Walmart’s refresh

The retailer takes an omni-channel approach to promote its upgraded grocery offering.


Walmart Canada will be spending the summer touting its revamped fresh food offerings, marketing itself as a destination for the weekly grocery shop.

The retail giant’s “Discover Another Side” omni-channel approach aims to drive awareness among current and new Walmart shoppers of its fresh grocery products, much of which has been recently upgraded.

For example, based on consumer feedback, Walmart recently doubled its organic produce selection and is placing more emphasis on carrying in-season, local produce when available. It’s also expanded its selection of meat, such as adding 100% Canadian-raised Angus beef, thicker cuts and more Maple Leaf products.

In Canada, 86% of consumers will shop at Walmart at some point in a given year, but not all will purchase fresh food, says Sandra Sanderson, EVP of marketing at Walmart Canada. “What we’ve done is we’ve enhanced the quality,” she says.

In store, the brand has revamped the grocery sections of its Supercentre locations, focusing on a trio approach based around promoting fresh produce, bakery products and meat. It’s also improved adjacencies in store, based on consumer feedback (for example, placing salad dressings closer to the produce).

Signage in store has been revamped to feature images of its fresh offerings more prominently and drive to things like its fresh-baked, artisanal breads, which many consumers aren’t aware of, Sanderson says.

The brand is also focusing on its 100% money back guarantee offer, which hasn’t been this aggressively marketed before, she notes. “That is a key promise that we are incorporating into every customer touchpoint that we have.”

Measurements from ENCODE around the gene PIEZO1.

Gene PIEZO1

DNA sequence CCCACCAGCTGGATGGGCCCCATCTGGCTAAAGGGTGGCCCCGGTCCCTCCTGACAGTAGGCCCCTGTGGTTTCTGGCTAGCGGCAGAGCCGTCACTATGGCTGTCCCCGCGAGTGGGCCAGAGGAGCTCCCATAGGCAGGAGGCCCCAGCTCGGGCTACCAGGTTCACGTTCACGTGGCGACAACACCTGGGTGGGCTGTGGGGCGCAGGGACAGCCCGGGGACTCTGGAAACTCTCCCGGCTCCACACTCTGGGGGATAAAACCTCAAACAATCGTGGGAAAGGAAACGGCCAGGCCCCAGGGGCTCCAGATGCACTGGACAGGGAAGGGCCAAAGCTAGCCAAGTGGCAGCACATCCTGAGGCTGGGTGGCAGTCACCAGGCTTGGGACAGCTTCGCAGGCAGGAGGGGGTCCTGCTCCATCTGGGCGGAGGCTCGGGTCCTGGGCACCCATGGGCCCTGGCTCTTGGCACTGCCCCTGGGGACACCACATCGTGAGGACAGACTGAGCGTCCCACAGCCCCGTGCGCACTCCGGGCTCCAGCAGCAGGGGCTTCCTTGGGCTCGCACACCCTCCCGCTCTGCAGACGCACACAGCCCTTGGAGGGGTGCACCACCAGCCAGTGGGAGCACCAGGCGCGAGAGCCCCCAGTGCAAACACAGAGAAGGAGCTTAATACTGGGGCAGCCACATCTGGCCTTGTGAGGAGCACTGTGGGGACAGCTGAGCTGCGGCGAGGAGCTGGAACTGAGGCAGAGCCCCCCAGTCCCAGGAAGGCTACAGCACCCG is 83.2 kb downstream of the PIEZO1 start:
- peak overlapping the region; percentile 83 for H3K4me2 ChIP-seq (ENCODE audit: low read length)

For example, it will use its own channels, including Walmart Live Better magazine and its flyer and “magalogue”, the latter two created by St. Joseph Communications, which also worked on signage, to promote its fresh grocery offering. The print elements all feature upgraded photography spreads showing the higher-quality food, again focused on the produce, bakery, meat trio and the satisfaction guarantee.

The approach also extends to TV, where Walmart recently launched a 30-second spot created by JWT, focused on its upgraded beef. It has also employed a digital strategy, using banner ads, search marketing, and shareable content like videos and recipes on social media. Mindshare is handling the media buy for the campaign.

Throughout summer, the retailer will be executing “tailgate” experiential sampling events to drive buzz around its fresh food, led by Apex PR.

It has also partnered with Shaw Media for a new integrated, family competition show based around its fresh food offerings, which will launch in the fall.

Walmart has just under 400 stores across Canada, 70% of which are Supercentre locations. In January, it opened 11 new Supercentre locations and earlier this month, it announced a $350 million deal to buy up 12 former Target locations and a distribution centre.

“We have been doing very, very well with the fresh format,” Sanderson says. “We’re right now one of the fastest growing food retailers in the country.”

Indeed, hypermarkets like Walmart’s Supercentres outperformed other grocery retailers in Canada in 2014, according to Euromonitor International. That segment, driven mostly by Walmart’s Supercentre locations, saw a 7% increase in the number of outlets, 9% in selling space and 9% in retail sales last year.

The grocery market in Canada has become incredibly competitive, and despite price consciousness among Canadian consumers, freshness of produce is also considered key, Euromonitor says.